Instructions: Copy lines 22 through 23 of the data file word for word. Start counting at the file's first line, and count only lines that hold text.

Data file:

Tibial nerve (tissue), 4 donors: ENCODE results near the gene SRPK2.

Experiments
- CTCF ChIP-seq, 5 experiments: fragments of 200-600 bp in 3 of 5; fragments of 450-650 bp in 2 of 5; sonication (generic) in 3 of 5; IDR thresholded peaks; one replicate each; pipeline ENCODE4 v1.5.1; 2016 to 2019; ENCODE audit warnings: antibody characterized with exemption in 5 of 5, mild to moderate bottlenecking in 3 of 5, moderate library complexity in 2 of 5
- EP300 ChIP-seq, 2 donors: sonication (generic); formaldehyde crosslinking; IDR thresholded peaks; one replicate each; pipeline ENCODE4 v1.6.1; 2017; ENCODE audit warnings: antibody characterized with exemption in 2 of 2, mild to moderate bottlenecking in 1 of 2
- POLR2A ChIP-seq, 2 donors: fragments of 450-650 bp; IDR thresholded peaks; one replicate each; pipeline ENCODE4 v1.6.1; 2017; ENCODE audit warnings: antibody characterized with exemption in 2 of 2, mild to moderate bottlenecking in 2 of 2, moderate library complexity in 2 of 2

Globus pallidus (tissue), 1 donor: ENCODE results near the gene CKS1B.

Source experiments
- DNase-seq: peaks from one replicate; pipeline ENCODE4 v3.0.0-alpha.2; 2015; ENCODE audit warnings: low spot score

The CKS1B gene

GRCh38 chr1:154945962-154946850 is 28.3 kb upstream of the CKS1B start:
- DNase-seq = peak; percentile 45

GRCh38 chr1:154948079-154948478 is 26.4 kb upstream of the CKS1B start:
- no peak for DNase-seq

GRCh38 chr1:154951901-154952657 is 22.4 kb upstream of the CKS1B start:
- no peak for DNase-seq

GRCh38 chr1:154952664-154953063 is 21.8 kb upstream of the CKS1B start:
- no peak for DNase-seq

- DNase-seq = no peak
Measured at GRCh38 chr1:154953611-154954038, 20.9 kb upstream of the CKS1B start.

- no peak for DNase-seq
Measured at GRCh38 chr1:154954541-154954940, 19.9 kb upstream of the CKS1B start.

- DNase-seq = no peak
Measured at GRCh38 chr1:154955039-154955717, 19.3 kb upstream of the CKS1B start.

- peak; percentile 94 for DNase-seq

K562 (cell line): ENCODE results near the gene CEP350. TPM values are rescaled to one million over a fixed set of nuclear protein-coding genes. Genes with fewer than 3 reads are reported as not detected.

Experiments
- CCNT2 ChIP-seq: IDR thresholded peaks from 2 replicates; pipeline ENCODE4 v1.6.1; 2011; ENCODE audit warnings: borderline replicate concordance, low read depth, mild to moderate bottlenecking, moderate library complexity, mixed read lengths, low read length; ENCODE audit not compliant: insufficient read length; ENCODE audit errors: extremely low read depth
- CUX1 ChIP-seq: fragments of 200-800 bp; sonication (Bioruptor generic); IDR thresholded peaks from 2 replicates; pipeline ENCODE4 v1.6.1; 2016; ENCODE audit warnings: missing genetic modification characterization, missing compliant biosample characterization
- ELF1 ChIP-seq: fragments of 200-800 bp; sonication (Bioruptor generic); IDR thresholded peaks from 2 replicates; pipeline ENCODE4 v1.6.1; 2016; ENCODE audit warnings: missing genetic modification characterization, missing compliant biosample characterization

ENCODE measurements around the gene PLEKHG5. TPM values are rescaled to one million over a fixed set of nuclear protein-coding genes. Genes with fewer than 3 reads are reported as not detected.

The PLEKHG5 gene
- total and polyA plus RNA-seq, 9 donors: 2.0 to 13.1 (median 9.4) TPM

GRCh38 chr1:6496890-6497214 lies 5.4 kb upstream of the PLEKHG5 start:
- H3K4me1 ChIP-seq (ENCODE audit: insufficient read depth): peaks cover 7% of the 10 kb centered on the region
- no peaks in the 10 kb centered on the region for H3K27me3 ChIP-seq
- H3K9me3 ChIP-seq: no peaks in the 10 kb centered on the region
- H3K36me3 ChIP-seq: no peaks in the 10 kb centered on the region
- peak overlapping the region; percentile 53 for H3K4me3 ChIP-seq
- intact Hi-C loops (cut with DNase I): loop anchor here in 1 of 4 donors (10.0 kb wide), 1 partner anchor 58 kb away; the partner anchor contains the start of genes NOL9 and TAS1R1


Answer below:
- DNase-seq = no peak
Measured at GRCh38 chr1:154955039-154955717, 19.3 kb upstream of the CKS1B start.